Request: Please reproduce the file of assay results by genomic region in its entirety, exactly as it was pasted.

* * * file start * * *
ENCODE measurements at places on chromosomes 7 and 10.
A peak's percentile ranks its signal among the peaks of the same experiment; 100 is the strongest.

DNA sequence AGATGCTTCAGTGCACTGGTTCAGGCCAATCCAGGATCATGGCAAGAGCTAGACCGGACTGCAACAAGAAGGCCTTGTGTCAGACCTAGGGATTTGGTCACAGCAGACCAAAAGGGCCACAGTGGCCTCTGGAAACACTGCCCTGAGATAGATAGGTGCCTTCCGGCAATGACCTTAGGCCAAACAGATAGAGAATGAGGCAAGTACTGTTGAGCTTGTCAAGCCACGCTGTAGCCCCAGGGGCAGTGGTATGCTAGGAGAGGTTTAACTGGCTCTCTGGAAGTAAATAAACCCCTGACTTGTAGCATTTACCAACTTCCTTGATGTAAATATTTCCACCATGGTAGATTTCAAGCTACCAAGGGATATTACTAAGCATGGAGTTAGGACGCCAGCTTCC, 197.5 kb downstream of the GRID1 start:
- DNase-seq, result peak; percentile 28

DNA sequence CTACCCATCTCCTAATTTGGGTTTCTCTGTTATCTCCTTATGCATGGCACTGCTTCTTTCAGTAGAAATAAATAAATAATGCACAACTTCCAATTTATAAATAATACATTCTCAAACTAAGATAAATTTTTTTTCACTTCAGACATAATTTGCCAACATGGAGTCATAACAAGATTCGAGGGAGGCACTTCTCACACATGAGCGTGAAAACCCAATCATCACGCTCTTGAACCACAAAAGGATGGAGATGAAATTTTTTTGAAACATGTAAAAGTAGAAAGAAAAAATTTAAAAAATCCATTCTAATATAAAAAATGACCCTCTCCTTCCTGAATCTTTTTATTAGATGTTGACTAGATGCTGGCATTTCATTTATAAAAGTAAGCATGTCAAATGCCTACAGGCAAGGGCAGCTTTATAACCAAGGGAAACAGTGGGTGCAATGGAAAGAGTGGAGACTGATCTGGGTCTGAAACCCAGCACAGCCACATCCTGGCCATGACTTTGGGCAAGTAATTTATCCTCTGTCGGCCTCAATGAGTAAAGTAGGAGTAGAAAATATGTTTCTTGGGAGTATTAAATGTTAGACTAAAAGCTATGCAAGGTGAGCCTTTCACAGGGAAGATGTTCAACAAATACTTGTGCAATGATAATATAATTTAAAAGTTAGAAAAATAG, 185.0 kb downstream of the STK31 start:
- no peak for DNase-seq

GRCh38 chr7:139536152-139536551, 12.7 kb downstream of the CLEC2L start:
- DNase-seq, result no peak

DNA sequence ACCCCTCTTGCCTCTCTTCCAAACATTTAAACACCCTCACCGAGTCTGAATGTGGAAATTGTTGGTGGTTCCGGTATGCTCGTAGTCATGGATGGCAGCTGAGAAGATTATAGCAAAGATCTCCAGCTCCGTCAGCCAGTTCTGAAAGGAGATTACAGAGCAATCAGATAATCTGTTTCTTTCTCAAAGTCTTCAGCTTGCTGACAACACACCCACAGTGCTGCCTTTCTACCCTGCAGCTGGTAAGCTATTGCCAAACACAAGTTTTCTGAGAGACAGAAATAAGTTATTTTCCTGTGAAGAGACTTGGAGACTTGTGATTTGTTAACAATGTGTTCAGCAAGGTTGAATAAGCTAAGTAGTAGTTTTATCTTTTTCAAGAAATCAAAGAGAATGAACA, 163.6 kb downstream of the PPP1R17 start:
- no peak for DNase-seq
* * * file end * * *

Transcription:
ENCODE measurements at places on chromosomes 7 and 10.
A peak's percentile ranks its signal among the peaks of the same experiment; 100 is the strongest.

DNA sequence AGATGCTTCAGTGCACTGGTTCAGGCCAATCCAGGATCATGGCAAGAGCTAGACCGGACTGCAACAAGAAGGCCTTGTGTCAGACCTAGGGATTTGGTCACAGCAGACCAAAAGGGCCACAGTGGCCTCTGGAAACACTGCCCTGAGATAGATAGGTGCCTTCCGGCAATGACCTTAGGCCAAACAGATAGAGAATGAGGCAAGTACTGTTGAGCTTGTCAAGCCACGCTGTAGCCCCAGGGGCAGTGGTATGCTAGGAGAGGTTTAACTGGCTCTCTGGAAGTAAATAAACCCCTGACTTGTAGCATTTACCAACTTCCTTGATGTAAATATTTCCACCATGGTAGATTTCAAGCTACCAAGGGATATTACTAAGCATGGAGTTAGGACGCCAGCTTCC, 197.5 kb downstream of the GRID1 start:
- DNase-seq, result peak; percentile 28

DNA sequence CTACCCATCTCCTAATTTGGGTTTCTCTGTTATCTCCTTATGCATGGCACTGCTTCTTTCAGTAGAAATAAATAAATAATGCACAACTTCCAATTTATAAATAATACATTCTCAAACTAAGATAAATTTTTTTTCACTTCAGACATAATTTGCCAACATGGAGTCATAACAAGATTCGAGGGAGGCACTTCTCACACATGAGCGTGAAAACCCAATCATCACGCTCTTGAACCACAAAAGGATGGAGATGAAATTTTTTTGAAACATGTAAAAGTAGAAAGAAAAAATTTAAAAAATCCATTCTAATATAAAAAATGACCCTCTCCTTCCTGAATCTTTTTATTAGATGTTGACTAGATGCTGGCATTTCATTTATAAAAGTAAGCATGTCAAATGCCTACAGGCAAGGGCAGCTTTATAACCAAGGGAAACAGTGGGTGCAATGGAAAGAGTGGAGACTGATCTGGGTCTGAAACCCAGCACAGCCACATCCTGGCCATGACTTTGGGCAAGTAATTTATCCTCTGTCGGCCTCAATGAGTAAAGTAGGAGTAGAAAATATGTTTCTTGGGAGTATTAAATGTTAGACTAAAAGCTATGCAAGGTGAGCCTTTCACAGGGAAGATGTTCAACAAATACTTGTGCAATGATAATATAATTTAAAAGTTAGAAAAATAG, 185.0 kb downstream of the STK31 start:
- no peak for DNase-seq

GRCh38 chr7:139536152-139536551, 12.7 kb downstream of the CLEC2L start:
- DNase-seq, result no peak

DNA sequence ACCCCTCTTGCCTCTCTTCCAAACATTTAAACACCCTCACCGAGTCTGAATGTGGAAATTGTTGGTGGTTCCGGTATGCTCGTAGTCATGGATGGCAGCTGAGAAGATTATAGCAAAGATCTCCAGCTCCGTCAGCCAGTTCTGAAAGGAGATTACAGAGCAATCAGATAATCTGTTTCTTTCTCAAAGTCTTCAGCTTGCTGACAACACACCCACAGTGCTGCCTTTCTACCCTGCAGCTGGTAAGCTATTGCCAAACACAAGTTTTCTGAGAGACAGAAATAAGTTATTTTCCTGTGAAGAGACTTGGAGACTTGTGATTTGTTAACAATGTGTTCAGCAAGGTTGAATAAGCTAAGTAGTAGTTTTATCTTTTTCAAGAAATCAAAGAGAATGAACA, 163.6 kb downstream of the PPP1R17 start:
- no peak for DNase-seq